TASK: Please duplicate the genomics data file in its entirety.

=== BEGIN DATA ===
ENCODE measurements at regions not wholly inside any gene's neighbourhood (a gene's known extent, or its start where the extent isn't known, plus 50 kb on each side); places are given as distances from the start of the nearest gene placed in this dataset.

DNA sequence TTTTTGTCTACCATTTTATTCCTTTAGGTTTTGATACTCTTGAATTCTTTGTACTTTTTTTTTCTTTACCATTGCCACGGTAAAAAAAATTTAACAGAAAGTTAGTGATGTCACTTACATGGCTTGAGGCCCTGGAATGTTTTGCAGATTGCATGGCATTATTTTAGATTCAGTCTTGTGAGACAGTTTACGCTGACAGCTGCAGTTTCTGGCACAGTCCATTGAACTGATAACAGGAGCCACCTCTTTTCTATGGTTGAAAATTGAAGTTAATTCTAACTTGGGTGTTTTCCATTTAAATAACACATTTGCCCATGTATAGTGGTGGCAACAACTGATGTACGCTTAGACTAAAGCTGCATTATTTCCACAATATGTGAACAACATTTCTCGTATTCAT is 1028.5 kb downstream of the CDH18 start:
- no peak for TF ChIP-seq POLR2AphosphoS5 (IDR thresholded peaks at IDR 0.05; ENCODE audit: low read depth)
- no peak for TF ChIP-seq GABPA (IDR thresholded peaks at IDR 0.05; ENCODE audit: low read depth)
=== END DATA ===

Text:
ENCODE measurements at regions not wholly inside any gene's neighbourhood (a gene's known extent, or its start where the extent isn't known, plus 50 kb on each side); places are given as distances from the start of the nearest gene placed in this dataset.

DNA sequence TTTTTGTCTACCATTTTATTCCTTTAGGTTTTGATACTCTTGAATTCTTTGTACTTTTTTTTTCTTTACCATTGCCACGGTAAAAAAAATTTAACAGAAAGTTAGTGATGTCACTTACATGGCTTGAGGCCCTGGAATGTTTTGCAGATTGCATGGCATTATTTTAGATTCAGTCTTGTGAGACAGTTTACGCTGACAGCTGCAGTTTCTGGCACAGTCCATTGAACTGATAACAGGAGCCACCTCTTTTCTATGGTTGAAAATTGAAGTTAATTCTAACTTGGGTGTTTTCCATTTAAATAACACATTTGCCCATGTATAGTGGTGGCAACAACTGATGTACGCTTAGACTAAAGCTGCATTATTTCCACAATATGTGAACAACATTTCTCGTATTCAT is 1028.5 kb downstream of the CDH18 start:
- no peak for TF ChIP-seq POLR2AphosphoS5 (IDR thresholded peaks at IDR 0.05; ENCODE audit: low read depth)
- no peak for TF ChIP-seq GABPA (IDR thresholded peaks at IDR 0.05; ENCODE audit: low read depth)